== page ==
Daily Mail On HPV Vaccine

November 15, 2011 at 5:06 pm (Anti-Vaccination, Media) (, , , , , , )

The Daily Mail have published an article about the HPV vaccine. You won’t be surprised to learn that the tone of the article is scaremongering – with the very real benefits of the vaccine downplayed and a focus on the hypothetical risks.

Vaccination and CFS








I complained:


The article is headlined “Girl, 13, left in ‘waking coma’ and sleeps for 23 hours a day after severe reaction to cervical cancer jabs”. The sub-headings and first two paragraphs reinforce this impression that the girl had a reaction to the HPV jab(s). It then transpires that, contrary to the headline, sub-headings, and the assertions in the first two paragraphs, her paediatric consultant is “investigating potential links with the vaccine”. So the headline, sub-headings, and second paragraph of the article are all inaccurate and misleading.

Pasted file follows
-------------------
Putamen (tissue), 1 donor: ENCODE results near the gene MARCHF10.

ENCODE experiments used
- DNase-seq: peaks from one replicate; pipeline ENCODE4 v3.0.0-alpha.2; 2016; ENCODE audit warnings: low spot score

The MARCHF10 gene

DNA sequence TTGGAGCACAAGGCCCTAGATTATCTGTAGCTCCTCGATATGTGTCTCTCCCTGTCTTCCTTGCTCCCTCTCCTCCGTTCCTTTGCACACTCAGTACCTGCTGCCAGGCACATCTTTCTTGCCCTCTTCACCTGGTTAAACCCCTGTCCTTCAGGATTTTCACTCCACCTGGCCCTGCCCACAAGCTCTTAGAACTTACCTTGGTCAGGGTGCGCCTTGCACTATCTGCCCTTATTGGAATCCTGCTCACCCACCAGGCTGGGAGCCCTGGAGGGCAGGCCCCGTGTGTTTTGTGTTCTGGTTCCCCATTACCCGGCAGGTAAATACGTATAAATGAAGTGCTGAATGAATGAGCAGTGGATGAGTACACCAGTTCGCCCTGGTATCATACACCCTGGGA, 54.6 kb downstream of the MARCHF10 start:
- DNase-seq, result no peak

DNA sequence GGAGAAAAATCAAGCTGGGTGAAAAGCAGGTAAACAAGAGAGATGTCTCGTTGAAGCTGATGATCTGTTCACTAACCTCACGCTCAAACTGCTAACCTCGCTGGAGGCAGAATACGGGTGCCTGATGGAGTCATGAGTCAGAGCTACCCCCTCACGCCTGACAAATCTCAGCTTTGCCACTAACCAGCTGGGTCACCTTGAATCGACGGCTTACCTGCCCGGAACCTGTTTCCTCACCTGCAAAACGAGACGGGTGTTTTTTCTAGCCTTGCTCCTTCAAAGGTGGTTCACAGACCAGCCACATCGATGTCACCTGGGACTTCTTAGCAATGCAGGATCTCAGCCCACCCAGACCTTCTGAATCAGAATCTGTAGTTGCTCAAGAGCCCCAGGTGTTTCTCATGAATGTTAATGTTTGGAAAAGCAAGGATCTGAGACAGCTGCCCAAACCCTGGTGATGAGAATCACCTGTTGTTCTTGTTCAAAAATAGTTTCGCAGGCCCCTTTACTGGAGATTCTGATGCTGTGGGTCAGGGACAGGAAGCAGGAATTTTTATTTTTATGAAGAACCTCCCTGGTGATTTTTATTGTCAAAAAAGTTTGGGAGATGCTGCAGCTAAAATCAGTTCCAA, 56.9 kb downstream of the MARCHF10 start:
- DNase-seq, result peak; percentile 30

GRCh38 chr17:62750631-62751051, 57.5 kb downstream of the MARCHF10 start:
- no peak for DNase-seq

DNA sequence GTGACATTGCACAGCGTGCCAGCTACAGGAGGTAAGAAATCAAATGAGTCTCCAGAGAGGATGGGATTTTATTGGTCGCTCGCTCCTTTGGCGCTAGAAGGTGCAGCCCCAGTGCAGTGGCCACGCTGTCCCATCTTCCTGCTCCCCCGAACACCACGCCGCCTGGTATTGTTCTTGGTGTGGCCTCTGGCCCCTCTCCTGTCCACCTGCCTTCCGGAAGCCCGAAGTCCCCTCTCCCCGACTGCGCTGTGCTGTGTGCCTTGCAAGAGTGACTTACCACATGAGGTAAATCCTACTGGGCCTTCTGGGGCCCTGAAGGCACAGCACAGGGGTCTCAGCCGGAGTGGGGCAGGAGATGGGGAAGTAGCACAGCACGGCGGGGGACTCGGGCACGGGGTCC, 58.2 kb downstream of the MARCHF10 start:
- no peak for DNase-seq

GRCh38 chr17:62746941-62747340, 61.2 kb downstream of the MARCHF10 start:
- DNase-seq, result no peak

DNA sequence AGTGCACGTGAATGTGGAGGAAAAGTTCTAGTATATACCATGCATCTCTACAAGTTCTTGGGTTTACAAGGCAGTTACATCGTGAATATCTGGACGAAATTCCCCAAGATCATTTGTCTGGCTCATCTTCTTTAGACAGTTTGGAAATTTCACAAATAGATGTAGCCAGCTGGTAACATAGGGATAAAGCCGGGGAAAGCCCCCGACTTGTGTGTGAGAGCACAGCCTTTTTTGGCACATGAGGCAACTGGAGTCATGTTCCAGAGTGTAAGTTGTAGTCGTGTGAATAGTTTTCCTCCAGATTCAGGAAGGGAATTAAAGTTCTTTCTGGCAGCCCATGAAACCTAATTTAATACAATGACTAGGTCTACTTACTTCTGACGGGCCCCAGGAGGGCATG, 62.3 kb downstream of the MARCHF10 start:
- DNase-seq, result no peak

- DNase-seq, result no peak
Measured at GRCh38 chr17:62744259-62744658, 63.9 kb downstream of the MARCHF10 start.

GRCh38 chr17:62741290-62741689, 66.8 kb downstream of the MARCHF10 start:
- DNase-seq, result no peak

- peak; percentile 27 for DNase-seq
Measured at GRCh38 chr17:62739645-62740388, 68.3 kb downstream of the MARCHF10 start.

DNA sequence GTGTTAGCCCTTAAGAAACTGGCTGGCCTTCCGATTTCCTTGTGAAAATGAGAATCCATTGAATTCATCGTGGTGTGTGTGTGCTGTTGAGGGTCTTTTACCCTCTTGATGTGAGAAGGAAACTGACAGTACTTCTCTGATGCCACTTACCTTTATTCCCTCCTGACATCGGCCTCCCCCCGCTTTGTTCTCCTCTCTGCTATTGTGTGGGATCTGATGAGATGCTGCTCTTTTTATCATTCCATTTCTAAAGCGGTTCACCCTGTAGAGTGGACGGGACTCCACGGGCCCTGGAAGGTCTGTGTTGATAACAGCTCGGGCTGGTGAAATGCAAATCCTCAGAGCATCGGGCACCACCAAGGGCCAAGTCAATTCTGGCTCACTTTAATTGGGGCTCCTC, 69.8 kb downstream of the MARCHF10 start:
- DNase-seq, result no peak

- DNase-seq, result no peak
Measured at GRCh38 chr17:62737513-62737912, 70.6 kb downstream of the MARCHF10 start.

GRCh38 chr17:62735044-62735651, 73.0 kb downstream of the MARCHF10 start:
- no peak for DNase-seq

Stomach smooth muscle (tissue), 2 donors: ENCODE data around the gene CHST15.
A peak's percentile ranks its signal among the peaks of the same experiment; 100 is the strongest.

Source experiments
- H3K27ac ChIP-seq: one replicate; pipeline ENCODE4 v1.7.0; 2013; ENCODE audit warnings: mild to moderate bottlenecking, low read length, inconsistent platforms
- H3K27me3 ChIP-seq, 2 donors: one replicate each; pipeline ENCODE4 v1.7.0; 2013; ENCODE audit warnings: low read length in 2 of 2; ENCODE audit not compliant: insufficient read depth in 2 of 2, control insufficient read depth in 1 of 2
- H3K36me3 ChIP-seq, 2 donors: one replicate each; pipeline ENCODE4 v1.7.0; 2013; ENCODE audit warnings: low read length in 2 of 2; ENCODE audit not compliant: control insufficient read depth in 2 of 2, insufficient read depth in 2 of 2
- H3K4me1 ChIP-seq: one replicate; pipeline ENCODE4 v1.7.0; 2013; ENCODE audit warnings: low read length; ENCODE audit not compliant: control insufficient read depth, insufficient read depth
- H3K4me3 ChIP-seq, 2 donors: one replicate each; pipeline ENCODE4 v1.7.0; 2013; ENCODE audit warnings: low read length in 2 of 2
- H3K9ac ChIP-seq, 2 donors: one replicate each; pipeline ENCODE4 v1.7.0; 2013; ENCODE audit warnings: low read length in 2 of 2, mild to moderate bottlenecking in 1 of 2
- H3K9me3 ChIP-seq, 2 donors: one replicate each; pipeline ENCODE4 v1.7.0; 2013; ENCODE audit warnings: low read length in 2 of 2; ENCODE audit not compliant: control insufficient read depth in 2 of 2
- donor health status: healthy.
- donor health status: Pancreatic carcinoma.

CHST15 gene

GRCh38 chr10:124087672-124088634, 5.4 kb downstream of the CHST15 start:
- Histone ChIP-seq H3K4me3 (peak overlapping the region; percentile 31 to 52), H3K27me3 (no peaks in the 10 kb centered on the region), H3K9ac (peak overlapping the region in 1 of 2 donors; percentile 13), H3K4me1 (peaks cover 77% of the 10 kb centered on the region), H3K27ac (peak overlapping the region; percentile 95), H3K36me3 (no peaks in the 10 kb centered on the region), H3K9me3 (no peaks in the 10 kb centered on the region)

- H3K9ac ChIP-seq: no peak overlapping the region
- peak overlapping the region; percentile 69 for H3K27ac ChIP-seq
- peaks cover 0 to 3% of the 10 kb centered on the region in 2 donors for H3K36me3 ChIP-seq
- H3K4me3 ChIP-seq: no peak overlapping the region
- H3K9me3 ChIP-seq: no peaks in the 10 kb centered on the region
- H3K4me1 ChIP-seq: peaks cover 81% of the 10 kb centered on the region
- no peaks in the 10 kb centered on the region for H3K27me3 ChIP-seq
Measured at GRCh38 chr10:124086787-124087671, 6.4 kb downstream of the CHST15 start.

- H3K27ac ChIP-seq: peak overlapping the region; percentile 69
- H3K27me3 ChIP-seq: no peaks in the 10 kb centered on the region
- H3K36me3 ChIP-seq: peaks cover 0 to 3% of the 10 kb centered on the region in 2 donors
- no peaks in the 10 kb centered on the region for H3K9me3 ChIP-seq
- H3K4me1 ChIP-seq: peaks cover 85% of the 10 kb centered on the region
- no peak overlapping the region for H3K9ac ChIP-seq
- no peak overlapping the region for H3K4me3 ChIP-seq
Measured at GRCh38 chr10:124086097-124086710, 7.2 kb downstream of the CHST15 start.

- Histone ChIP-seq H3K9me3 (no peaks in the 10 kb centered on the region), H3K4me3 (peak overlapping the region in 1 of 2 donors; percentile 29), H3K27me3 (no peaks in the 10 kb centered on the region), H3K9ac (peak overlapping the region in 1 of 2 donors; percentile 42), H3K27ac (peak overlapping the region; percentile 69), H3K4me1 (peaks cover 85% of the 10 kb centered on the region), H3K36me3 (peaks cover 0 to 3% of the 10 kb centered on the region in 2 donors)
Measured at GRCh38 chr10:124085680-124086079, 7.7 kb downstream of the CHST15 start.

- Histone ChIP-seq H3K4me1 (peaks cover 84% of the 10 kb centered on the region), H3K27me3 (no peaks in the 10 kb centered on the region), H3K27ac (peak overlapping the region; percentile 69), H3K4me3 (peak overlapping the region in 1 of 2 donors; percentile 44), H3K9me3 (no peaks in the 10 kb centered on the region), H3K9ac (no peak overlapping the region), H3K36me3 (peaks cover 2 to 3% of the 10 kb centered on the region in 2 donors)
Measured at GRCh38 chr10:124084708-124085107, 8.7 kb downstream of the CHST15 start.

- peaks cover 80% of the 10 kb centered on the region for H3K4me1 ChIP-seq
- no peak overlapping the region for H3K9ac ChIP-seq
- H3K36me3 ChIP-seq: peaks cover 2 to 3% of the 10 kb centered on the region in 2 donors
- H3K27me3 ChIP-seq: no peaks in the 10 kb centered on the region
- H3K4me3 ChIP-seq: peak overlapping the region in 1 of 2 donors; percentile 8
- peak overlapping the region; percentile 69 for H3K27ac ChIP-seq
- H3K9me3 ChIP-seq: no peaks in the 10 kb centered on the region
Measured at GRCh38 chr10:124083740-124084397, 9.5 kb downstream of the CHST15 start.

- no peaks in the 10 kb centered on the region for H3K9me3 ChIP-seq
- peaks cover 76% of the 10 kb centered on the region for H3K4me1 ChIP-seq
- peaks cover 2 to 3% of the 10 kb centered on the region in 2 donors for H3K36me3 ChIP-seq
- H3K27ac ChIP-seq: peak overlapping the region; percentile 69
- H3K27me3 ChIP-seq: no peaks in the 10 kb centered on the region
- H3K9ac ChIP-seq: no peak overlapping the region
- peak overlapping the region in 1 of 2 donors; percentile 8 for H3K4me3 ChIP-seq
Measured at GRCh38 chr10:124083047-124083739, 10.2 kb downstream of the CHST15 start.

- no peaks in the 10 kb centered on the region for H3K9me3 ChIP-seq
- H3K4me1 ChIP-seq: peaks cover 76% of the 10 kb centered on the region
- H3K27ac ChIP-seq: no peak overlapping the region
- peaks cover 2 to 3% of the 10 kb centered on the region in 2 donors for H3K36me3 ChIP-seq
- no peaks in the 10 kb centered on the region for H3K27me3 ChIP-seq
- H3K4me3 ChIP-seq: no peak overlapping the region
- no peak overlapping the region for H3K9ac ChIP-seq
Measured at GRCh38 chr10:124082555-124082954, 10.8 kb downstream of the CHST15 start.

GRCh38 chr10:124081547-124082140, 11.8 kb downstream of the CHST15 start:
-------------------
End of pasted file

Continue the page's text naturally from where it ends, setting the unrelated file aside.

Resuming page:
The girl’s condition is referred to as “a mystery illness” but later identified as CFS (prevalence of which is thought to be around 20 per 100,000 among adolescents – see US study here: http://www.cdc.gov/cfs/publications/surveillance_studies/prevalence_adolescents.html). There is also a prominent quote from non-expert Jackie Fletcher who makes the unsupported assertion that chronic fatigue syndrome is caused by vaccination.

Here are some comments on CFS and vaccination:
Appel, Chapman and Shoenfeld seem to think it is at least plausible that vaccination could be linked to CFS and call for further research, but state that: “Little is known about this issue. There are some reports on CFS occurring after vaccination, but few prospective and retrospective studies failed to find such an association” and point out that a working group of the Canadian Laboratory Center for Disease Control (LCDC) that was founded in order to examine the suspected association between CFS and vaccinations concluded that there is no evidence that relates CFS to vaccination.